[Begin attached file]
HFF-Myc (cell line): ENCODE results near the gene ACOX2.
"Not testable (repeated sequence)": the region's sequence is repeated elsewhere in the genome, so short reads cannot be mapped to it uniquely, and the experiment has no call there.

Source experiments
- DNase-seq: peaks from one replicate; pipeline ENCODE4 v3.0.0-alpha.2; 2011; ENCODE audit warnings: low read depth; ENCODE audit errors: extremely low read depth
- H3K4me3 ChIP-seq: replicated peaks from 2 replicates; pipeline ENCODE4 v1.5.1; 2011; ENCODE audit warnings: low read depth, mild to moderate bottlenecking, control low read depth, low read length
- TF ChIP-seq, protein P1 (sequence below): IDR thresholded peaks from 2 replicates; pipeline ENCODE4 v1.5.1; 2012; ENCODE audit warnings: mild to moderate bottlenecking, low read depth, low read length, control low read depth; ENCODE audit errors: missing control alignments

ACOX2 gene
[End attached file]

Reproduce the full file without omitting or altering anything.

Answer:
HFF-Myc (cell line): ENCODE results near the gene ACOX2.
"Not testable (repeated sequence)": the region's sequence is repeated elsewhere in the genome, so short reads cannot be mapped to it uniquely, and the experiment has no call there.

Source experiments
- DNase-seq: peaks from one replicate; pipeline ENCODE4 v3.0.0-alpha.2; 2011; ENCODE audit warnings: low read depth; ENCODE audit errors: extremely low read depth
- H3K4me3 ChIP-seq: replicated peaks from 2 replicates; pipeline ENCODE4 v1.5.1; 2011; ENCODE audit warnings: low read depth, mild to moderate bottlenecking, control low read depth, low read length
- TF ChIP-seq, protein P1 (sequence below): IDR thresholded peaks from 2 replicates; pipeline ENCODE4 v1.5.1; 2012; ENCODE audit warnings: mild to moderate bottlenecking, low read depth, low read length, control low read depth; ENCODE audit errors: missing control alignments

ACOX2 gene